Bison through the chute to their new home: Young bulls arrive and acclimate at Kankakee SandsDale Bowmanon October 30, 2021 at 12:00 pm

The young bull bison quickly acclimated to the holding pen and began eating within minutes of arriving at Kankakee Sands. | Dale Bowman

Ten young bull bison arrived and acclimated well at Kankakee Sands, one of three sites near Chicago with reintroduced wild bison.

MOROCCO, Ind.–The lead bison stuck its shaggy brown head out the back of Eric Schier’s cattle-hauling tractor trailer, took a tentative step toward the loading chute, then backed up.

After 10 minutes of this, Schier climbed his trailer, then lugged a bag of sawdust from a compartment to spread on the new chute.

Bingo, two bull bison lumbered out single file, shortly eight others followed.

“I’ve been waiting for this day,” said Garet Litwiler, conservation technician/bison manager, who built the chute.

The 10 bulls (two 2-year-olds, eight 3-year-olds) from Wind Cave National Park in South Dakota spread out in the holding pen at Efroymson Restoration at Kankakee Sands. Like teenage boys opening a refrigerator, the bison began grazing.

“I’m looking for signs of stress and don’t see it: no tongues hanging out and no tails are up,” site manager Trevor

Dale Bowman
A just arrived young bison bull eyes grazes in the holding pen after arrival at Kankakee Sands.

The 10 bulls will provide fresh DNA to the 100-plus bison established and roaming 1,100 acres at Kankakee Sands, 8,400 acres of prairies, wetlands, and savanna, owned and managed by the Indiana chapter of The Nature Conservancy.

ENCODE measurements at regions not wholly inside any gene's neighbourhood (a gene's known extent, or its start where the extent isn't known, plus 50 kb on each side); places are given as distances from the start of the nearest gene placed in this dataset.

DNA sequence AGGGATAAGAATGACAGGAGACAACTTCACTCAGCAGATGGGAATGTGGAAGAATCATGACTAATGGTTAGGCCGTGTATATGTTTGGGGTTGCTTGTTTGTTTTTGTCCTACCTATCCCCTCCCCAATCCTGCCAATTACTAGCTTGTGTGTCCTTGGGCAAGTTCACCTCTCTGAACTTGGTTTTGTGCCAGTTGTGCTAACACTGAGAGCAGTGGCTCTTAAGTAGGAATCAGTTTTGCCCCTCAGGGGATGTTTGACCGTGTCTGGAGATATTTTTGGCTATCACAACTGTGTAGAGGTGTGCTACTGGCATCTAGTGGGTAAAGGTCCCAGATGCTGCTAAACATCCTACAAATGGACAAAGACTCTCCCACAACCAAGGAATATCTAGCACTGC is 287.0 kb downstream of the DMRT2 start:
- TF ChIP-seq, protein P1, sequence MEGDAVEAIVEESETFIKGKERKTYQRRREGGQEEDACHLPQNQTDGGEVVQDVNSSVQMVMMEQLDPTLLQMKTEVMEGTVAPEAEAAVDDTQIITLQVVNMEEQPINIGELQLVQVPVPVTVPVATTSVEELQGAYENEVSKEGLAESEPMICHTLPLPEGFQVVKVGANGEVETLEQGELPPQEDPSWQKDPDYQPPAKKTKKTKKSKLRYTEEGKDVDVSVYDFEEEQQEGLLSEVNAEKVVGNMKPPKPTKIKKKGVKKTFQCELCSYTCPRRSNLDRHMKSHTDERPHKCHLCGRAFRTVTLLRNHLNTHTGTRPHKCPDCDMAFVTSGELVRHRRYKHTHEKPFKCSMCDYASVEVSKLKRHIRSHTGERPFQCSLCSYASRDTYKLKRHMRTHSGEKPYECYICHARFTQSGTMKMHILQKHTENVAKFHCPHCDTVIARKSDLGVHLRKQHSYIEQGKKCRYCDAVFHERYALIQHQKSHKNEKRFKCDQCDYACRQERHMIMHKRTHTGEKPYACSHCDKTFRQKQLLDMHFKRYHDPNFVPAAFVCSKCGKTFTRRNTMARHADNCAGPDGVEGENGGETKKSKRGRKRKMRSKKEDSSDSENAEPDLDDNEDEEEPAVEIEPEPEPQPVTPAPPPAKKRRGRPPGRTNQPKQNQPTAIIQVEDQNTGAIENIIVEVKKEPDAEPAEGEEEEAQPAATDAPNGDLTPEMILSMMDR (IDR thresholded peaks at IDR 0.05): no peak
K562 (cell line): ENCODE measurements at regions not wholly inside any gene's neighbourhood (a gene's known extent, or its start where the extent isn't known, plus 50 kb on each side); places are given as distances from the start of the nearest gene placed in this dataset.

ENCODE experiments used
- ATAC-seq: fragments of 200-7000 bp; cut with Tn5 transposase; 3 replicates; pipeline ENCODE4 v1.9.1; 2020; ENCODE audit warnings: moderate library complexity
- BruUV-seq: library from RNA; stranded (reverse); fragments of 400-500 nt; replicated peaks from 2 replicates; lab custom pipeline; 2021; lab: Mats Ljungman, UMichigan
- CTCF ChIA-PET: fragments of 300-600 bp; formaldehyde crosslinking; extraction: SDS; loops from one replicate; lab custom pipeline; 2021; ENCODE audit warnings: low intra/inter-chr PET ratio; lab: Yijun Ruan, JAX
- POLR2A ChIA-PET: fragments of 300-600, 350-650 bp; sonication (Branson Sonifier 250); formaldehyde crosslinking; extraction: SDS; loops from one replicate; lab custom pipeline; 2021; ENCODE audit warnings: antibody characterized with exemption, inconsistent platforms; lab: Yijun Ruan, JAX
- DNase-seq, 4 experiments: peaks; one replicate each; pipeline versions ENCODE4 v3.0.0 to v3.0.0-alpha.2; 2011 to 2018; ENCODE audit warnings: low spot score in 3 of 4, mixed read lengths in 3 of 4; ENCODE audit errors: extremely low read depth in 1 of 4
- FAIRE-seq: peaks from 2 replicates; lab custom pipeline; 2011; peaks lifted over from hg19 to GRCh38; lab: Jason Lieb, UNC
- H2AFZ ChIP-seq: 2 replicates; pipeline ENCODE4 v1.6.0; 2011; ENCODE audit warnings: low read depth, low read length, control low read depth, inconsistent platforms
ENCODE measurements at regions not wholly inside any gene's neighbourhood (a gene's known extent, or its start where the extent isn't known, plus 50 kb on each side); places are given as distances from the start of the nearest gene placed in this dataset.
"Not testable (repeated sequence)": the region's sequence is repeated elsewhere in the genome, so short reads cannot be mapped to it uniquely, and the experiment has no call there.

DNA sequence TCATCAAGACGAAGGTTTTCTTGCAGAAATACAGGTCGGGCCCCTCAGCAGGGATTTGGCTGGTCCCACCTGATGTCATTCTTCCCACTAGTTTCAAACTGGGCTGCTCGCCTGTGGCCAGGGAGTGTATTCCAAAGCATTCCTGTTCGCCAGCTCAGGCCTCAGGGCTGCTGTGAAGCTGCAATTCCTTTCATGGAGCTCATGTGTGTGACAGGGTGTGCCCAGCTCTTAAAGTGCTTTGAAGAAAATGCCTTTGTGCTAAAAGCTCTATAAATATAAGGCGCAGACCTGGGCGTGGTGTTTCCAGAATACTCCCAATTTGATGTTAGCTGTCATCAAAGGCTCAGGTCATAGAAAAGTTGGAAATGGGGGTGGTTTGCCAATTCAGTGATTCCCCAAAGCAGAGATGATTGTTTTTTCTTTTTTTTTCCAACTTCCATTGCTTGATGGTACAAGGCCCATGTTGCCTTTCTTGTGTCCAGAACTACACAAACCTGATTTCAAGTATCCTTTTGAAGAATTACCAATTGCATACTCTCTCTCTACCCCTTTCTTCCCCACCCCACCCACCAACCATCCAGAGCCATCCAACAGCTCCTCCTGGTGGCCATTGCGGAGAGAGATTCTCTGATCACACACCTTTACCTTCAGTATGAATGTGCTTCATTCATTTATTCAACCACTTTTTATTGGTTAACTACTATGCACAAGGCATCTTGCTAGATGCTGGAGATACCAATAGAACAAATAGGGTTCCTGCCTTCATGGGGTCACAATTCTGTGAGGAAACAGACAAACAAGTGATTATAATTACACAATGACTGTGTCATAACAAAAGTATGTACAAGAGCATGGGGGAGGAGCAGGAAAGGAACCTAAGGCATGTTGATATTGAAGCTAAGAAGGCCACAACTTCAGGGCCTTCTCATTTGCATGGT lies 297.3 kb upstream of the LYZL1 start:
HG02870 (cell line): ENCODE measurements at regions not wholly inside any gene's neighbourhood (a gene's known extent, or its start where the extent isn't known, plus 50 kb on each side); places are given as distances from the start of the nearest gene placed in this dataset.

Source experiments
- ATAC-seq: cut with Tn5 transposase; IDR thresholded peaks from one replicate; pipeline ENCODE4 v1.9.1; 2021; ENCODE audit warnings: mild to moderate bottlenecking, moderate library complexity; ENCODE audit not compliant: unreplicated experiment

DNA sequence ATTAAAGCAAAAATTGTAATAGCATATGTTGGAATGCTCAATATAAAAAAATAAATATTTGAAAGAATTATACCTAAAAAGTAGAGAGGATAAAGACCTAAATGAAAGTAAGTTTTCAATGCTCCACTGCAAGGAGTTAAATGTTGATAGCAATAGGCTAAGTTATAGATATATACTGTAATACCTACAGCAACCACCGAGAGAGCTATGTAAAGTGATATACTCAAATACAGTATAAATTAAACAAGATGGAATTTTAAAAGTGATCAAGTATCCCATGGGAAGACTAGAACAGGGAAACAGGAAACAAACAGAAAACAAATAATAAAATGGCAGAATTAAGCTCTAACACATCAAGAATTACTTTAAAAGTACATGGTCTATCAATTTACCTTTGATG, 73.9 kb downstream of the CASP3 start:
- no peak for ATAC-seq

“We’re getting to the point where it is hard to grow in size,” Edmonson said. “We need genetic diversity. This is an opportunity to get new animals for our herd. We don’t want animals born here to breed with animals born here.”

TNC, with six satellite herds, has a unique relationship with Wind Cave to help it reach its genetic conservation goals. Kankakee Sands is the farthest east satellite.

“As a web of networked herds, we can trade animals back and forth as we grow to keep the genetic pool as intact as possible,” Edmonson emailed later.

The Chicago area has three nearby sites (two TNC) with reestablished bison.

It started with 30 in October, 2014 at another TNC site, Nachusa Grasslands, about 100 miles and two hours driving west of downtown Chicago. Edmonson noted TNC is second only to Ted Turner as a producer of wild bison.

“When they started [bison at Nachusa], I told my dad that I wanted to do that,” said Schier, of Mount Morris, who was on his third trip to and from Wind Cave.

I understand that appeal. Bison are awesome brutes and our national mammal.

In October, 2015, 27 bison were introduced as a 20-year experiment in restoring the native tallgrass prairie at Midewin National Tallgrass Prairie, about 50 miles and an hour drive southwest of downtown.

In October, 2016, 23 bison were introduced to help manage prairies at Kankakee Sands, about 70 miles and an hour and a half drive south of downtown. The site provides critical habitat for more than 600 species of native plants, 70 butterfly species and 250 bird species.

Kankakee Sands staff wrote that bison prefer grazing grasses and sedges, giving an advantage to flowering plants and the insects and animals that those plants support. Grazing also lowers the height of vegetation, providing habitat for such rare birds as the upland sandpiper.

When bison wallow, they create shallow depressions, which fill with rainwater and can provide habitat for amphibians, reptiles, insects and early successional plants.

Edmonson compared that diversity to the diversity they want for their bison.

Litwiler said hair samples were sent to Texas A&M for genetic analysis.

“We have a pretty good idea of the family tree here,” Edmonson said.

From 9 a.m. to 3 p.m. next Saturday (National Bison Day), Nov 6, Kankakee Sands staff and volunteer bison rangers will talk to visitors at the bison viewing area about bison, the corral and the Wind Cave partnership.

For more about visiting or volunteering, contact Edmonson at [email protected].

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